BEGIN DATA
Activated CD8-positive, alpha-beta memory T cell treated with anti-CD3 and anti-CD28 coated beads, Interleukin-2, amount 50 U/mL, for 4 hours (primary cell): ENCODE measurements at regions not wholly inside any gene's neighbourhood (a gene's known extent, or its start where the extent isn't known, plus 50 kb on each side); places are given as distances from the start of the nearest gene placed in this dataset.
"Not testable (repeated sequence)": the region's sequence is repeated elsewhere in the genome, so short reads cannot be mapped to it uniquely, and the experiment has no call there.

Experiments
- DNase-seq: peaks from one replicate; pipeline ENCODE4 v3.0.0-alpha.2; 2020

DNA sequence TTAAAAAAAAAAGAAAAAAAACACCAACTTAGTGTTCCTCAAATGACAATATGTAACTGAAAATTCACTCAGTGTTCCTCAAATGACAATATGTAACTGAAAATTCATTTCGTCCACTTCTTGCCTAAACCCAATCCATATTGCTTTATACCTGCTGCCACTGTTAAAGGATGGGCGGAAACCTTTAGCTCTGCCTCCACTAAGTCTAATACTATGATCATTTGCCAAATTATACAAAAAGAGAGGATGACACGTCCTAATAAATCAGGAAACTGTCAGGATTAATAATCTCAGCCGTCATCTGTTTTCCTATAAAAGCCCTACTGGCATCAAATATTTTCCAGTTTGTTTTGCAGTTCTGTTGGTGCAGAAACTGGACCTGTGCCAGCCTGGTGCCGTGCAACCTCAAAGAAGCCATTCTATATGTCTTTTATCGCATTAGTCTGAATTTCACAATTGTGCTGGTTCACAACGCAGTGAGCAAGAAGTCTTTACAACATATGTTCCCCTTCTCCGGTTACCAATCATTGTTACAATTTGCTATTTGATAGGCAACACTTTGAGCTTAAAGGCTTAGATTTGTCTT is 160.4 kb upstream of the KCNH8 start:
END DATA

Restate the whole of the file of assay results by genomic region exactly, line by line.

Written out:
Activated CD8-positive, alpha-beta memory T cell treated with anti-CD3 and anti-CD28 coated beads, Interleukin-2, amount 50 U/mL, for 4 hours (primary cell): ENCODE measurements at regions not wholly inside any gene's neighbourhood (a gene's known extent, or its start where the extent isn't known, plus 50 kb on each side); places are given as distances from the start of the nearest gene placed in this dataset.
"Not testable (repeated sequence)": the region's sequence is repeated elsewhere in the genome, so short reads cannot be mapped to it uniquely, and the experiment has no call there.

Experiments
- DNase-seq: peaks from one replicate; pipeline ENCODE4 v3.0.0-alpha.2; 2020

DNA sequence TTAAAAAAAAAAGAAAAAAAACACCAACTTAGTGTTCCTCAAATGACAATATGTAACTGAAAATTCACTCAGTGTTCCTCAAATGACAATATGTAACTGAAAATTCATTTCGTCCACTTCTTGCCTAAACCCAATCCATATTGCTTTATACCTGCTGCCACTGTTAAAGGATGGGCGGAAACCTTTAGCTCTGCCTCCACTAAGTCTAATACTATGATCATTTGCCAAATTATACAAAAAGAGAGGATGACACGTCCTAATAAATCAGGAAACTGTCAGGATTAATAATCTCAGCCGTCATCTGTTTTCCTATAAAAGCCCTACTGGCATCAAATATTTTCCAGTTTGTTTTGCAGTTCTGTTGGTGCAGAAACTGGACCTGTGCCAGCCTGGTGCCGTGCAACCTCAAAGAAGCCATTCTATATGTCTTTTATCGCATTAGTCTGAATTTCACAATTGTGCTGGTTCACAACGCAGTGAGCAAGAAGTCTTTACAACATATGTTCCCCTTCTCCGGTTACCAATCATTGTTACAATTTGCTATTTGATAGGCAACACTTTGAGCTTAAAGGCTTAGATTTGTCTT is 160.4 kb upstream of the KCNH8 start: